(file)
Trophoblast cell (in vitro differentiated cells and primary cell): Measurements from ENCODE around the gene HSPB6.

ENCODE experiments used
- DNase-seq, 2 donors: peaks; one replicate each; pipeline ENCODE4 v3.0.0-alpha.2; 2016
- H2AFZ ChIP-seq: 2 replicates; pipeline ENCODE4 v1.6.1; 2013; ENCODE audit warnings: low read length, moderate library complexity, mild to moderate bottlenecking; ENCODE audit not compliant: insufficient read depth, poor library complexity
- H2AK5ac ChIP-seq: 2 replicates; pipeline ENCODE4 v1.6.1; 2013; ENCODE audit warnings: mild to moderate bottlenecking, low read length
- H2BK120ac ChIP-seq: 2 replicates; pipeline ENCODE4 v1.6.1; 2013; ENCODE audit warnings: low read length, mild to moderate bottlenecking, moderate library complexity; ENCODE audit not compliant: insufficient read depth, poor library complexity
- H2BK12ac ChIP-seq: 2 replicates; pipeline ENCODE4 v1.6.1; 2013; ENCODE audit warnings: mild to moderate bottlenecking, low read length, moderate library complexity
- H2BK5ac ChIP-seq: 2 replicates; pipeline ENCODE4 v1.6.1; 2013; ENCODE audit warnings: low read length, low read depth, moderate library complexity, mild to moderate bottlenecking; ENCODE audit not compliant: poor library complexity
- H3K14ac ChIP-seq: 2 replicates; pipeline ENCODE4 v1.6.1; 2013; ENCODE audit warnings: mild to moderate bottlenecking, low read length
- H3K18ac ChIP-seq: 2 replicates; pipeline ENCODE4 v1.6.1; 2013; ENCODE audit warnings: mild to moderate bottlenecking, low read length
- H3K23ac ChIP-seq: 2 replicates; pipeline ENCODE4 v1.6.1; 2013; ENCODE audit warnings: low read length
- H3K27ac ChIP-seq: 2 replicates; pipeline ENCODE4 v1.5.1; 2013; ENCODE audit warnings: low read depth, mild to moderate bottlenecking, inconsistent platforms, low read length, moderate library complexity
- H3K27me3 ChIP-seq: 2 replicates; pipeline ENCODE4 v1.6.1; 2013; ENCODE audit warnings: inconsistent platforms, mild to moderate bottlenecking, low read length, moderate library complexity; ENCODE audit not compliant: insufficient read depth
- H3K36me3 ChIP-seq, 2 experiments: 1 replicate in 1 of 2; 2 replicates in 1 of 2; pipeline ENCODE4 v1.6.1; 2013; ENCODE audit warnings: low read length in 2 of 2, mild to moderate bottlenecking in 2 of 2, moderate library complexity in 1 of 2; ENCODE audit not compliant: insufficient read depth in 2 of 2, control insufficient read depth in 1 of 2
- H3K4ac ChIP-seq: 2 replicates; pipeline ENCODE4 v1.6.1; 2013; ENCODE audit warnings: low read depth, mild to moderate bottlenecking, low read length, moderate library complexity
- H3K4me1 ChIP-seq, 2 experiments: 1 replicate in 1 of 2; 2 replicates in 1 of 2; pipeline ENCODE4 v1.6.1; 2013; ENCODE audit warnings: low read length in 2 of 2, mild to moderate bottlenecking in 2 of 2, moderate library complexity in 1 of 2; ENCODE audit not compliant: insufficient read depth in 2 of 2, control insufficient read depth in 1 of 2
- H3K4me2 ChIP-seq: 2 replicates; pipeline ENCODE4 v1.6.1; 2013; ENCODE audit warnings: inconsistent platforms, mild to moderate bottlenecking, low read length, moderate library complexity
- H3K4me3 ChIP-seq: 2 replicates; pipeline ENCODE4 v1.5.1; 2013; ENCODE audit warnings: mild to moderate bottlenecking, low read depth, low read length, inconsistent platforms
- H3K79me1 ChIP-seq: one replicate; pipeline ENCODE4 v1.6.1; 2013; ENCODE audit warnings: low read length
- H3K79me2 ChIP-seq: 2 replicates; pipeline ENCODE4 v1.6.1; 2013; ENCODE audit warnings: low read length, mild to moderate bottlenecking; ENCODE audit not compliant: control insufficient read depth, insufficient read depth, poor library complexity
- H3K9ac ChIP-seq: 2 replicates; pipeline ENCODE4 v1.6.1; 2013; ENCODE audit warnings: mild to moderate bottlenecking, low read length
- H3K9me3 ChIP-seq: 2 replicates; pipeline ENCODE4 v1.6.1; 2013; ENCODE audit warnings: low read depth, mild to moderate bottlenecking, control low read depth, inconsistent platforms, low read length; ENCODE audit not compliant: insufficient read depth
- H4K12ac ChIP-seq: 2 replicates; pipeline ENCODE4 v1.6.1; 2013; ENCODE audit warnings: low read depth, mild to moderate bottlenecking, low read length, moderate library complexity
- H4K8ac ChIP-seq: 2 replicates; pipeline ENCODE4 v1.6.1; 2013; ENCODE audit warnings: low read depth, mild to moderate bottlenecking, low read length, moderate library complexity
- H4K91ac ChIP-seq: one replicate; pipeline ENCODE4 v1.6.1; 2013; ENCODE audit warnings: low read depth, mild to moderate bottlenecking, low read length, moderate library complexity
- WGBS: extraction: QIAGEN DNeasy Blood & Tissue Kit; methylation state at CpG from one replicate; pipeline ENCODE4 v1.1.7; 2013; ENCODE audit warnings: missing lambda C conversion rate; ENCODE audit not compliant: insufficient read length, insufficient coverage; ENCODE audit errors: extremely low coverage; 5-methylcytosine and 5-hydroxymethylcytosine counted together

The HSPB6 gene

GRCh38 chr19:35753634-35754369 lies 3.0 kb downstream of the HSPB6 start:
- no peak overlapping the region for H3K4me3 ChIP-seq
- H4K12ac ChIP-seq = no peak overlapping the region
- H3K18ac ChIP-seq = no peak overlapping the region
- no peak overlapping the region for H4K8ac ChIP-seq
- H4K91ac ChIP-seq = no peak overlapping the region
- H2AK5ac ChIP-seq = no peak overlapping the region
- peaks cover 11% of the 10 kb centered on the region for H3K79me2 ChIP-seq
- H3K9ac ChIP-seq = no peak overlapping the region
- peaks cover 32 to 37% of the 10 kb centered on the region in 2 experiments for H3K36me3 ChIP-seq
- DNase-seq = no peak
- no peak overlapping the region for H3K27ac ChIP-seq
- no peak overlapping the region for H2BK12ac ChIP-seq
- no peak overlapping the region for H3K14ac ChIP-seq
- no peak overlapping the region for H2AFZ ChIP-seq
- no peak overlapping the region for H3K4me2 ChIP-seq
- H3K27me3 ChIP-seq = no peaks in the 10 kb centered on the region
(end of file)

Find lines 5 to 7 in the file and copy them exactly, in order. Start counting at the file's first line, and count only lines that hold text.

- H2AK5ac ChIP-seq: 2 replicates; pipeline ENCODE4 v1.6.1; 2013; ENCODE audit warnings: mild to moderate bottlenecking, low read length
- H2BK120ac ChIP-seq: 2 replicates; pipeline ENCODE4 v1.6.1; 2013; ENCODE audit warnings: low read length, mild to moderate bottlenecking, moderate library complexity; ENCODE audit not compliant: insufficient read depth, poor library complexity
- H2BK12ac ChIP-seq: 2 replicates; pipeline ENCODE4 v1.6.1; 2013; ENCODE audit warnings: mild to moderate bottlenecking, low read length, moderate library complexity